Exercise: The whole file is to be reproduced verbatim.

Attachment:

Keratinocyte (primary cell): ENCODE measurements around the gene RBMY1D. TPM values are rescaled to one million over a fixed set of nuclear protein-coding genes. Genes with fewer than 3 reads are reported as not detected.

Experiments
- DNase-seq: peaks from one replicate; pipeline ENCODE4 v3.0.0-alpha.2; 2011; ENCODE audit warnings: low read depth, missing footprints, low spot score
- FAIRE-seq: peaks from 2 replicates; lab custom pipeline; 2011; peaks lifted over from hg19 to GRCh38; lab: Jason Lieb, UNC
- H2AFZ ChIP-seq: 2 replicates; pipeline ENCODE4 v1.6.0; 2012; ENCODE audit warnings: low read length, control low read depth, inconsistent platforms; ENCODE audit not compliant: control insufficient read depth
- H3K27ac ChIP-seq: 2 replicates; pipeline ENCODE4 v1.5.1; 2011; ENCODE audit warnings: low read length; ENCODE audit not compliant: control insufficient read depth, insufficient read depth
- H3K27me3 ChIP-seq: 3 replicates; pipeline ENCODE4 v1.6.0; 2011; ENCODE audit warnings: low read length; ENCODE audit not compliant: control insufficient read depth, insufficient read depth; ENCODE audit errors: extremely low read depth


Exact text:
Keratinocyte (primary cell): ENCODE measurements around the gene RBMY1D. TPM values are rescaled to one million over a fixed set of nuclear protein-coding genes. Genes with fewer than 3 reads are reported as not detected.

Experiments
- DNase-seq: peaks from one replicate; pipeline ENCODE4 v3.0.0-alpha.2; 2011; ENCODE audit warnings: low read depth, missing footprints, low spot score
- FAIRE-seq: peaks from 2 replicates; lab custom pipeline; 2011; peaks lifted over from hg19 to GRCh38; lab: Jason Lieb, UNC
- H2AFZ ChIP-seq: 2 replicates; pipeline ENCODE4 v1.6.0; 2012; ENCODE audit warnings: low read length, control low read depth, inconsistent platforms; ENCODE audit not compliant: control insufficient read depth
- H3K27ac ChIP-seq: 2 replicates; pipeline ENCODE4 v1.5.1; 2011; ENCODE audit warnings: low read length; ENCODE audit not compliant: control insufficient read depth, insufficient read depth
- H3K27me3 ChIP-seq: 3 replicates; pipeline ENCODE4 v1.6.0; 2011; ENCODE audit warnings: low read length; ENCODE audit not compliant: control insufficient read depth, insufficient read depth; ENCODE audit errors: extremely low read depth